“Circumstantial evidence is the proof of facts or circumstances which give rise to a reasonable inference of other facts which tend to show the guilt or innocence of [the] [a] defendant. Circumstantial evidence should be considered by you together with all the other evidence in the case in arriving at your verdict.
You should not find the defendant guilty unless the facts and circumstances proved exclude every reasonable theory of innocence.”
*860Defendant additionally submits that two other errors resulted from the deletion of the second paragraph of IPI Criminal No. 3.02. First, tendering an instruction to the jury concerning accountability was error, because the jury was improperly led to believe that direct evidence had been presented to support the accountability charge. Second, reversible error is alleged because defendant was not able to inform the jury as to his theory of the defense: that because the State’s evidence was entirely circumstantial as to defendant’s guilt, defendant may have been an innocent bystander who ran and hid upon hearing gunshots.
The committee notes to IPI Criminal No. 3.02 state: “The second paragraph of the instruction should be given only when the proof is entirely circumstantial.” (Emphasis in original.) We find that the State has presented some direct evidence; accordingly, we need not address defendant’s latter two contentions.
Direct evidence is the proof of a fact without the necessity of inference or presumption or evidence of a fact perceived by means of a witness’ senses. (People v. Christiansen (1969), 118 Ill. App. 2d 51, 254 N.E.2d 156.) Circumstantial evidence, however, consists of proof of facts and circumstances from which the trier of fact may infer other connected facts which usually and reasonably follow according to common experience. Commerce Union Bank v. Midland National Insurance Co. (1964), 53 Ill. App. 2d 229, 202 N.E.2d 688.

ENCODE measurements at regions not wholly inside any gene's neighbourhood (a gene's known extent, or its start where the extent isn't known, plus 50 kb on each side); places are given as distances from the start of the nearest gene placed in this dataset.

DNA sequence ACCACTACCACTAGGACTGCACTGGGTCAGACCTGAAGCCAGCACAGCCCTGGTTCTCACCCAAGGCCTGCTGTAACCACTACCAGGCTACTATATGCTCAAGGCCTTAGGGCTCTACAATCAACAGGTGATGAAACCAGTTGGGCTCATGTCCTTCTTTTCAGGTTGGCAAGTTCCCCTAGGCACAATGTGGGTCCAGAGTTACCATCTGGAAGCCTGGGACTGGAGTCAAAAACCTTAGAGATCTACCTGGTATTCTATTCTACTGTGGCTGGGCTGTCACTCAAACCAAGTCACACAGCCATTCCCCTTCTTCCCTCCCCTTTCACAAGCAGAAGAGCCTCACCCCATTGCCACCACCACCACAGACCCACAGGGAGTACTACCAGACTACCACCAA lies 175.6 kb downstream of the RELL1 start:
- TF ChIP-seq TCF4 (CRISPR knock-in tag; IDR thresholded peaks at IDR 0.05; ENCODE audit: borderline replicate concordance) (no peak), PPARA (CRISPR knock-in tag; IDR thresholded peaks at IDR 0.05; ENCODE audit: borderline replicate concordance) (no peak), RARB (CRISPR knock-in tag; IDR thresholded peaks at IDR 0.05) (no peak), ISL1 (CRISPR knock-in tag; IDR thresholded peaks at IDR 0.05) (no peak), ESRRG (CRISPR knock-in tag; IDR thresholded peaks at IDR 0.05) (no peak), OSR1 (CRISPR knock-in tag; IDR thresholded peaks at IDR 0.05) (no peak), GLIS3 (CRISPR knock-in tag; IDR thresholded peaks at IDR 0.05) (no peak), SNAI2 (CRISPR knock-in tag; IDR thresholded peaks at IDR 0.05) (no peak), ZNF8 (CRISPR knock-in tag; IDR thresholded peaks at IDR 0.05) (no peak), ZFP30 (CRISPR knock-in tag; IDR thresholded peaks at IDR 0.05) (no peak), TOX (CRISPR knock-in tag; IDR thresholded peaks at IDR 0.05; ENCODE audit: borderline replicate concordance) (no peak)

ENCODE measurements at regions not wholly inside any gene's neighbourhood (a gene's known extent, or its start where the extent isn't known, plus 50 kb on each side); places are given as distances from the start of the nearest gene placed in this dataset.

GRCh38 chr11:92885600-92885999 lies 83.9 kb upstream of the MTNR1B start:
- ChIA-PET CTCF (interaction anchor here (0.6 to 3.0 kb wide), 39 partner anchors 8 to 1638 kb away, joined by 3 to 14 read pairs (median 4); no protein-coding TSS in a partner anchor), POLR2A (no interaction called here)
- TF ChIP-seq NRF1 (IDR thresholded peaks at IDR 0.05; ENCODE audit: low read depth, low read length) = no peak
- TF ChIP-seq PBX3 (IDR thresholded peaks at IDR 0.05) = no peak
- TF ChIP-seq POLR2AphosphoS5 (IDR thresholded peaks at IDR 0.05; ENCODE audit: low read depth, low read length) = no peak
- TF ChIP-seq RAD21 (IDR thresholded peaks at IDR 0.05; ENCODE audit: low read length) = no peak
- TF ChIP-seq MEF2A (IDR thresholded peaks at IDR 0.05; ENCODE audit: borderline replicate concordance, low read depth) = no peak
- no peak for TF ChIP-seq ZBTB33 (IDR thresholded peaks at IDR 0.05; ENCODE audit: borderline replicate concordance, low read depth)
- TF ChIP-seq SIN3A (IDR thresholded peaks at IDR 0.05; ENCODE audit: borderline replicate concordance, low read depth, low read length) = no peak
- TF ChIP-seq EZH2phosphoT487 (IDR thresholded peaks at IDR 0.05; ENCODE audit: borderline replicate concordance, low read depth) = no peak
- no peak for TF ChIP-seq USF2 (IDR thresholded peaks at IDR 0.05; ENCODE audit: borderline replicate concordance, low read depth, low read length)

Direct proof of guilt was established through Officer Cochran’s eyewitness testimony. Cochran recounted that he heard a burglar alarm at Tykes Drugstore while his patrol car was stopped at a light. Pursuant to his investigation of the suspected burglary, he discovered two suspects perched on the roof, who jumped into an alley and fled. Both suspects carried paper bags that they quickly abandoned in flight. Cochran admitted that he did not see the suspects’ faces, but testified that one man was dressed in dark clothes and the other was wearing a longer than waist length tan leather jacket. Cochran pursued the suspects and lost sight of them for, at most, five seconds while they rounded a garage. However, Cochran stated that the same two suspects reappeared beyond the garage and entered the backyard of a comer home. From this point, the suspects split up. The suspect in the dark clothes eluded Cochran by jumping a fence. However, Cochran saw the suspect with the tan coat climb onto a flat addition to a garage. Upon circling the garage to approach from behind, Cochran found that the suspect with the tan coat was lying flat in hiding upon the garage roof and that he was the defendant. Subsequent examination of the paper bags resulted in the discovery of some of the tools upon which the charge of possession of burglary tools was based.